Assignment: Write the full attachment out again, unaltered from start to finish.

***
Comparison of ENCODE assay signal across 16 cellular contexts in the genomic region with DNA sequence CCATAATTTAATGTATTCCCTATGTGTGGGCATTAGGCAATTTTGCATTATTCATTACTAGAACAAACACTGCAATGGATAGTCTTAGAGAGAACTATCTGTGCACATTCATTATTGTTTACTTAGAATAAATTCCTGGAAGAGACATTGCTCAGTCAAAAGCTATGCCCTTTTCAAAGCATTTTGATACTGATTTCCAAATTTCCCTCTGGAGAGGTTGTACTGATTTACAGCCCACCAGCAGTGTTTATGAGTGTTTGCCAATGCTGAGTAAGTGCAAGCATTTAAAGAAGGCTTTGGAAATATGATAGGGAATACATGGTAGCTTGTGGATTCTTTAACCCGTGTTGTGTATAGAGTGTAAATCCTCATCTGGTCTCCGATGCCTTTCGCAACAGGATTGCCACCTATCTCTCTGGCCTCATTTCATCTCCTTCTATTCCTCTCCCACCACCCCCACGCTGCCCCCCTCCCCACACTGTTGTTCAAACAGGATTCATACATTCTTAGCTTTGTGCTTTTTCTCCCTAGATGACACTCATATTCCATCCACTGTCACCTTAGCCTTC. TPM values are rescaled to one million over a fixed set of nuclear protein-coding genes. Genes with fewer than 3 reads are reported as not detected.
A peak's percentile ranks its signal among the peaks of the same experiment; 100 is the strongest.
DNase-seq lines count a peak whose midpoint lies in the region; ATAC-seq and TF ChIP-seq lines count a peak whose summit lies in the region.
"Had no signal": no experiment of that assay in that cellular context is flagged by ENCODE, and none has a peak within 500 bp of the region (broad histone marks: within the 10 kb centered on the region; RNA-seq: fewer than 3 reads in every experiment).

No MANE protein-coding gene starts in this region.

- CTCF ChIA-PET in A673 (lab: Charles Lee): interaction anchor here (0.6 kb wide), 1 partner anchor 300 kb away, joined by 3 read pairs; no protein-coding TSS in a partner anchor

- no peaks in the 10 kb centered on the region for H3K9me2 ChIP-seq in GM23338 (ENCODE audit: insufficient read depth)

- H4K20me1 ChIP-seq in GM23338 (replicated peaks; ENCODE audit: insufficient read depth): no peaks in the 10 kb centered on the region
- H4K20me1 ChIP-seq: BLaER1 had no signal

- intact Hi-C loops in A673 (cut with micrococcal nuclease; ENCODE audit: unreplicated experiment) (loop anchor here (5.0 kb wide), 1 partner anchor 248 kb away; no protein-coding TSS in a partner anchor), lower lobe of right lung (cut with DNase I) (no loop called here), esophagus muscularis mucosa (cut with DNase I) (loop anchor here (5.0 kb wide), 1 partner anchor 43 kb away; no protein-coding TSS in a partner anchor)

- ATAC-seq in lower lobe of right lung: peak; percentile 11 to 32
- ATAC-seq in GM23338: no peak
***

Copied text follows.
Comparison of ENCODE assay signal across 16 cellular contexts in the genomic region with DNA sequence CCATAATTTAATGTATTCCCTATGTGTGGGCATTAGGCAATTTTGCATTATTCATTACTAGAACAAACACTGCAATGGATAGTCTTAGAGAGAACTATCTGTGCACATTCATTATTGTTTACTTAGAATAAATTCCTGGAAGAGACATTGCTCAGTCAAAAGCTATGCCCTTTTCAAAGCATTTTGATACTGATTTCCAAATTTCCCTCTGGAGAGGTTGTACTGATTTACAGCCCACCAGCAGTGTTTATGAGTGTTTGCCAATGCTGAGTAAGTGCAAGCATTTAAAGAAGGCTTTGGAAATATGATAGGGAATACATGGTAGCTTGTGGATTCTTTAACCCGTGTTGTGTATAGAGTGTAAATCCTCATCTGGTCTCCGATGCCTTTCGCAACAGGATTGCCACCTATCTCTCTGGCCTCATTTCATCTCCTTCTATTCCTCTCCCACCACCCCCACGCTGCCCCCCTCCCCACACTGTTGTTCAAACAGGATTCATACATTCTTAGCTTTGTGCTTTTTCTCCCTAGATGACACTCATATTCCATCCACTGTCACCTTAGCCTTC. TPM values are rescaled to one million over a fixed set of nuclear protein-coding genes. Genes with fewer than 3 reads are reported as not detected.
A peak's percentile ranks its signal among the peaks of the same experiment; 100 is the strongest.
DNase-seq lines count a peak whose midpoint lies in the region; ATAC-seq and TF ChIP-seq lines count a peak whose summit lies in the region.
"Had no signal": no experiment of that assay in that cellular context is flagged by ENCODE, and none has a peak within 500 bp of the region (broad histone marks: within the 10 kb centered on the region; RNA-seq: fewer than 3 reads in every experiment).

No MANE protein-coding gene starts in this region.

- CTCF ChIA-PET in A673 (lab: Charles Lee): interaction anchor here (0.6 kb wide), 1 partner anchor 300 kb away, joined by 3 read pairs; no protein-coding TSS in a partner anchor

- no peaks in the 10 kb centered on the region for H3K9me2 ChIP-seq in GM23338 (ENCODE audit: insufficient read depth)

- H4K20me1 ChIP-seq in GM23338 (replicated peaks; ENCODE audit: insufficient read depth): no peaks in the 10 kb centered on the region
- H4K20me1 ChIP-seq: BLaER1 had no signal

- intact Hi-C loops in A673 (cut with micrococcal nuclease; ENCODE audit: unreplicated experiment) (loop anchor here (5.0 kb wide), 1 partner anchor 248 kb away; no protein-coding TSS in a partner anchor), lower lobe of right lung (cut with DNase I) (no loop called here), esophagus muscularis mucosa (cut with DNase I) (loop anchor here (5.0 kb wide), 1 partner anchor 43 kb away; no protein-coding TSS in a partner anchor)

- ATAC-seq in lower lobe of right lung: peak; percentile 11 to 32
- ATAC-seq in GM23338: no peak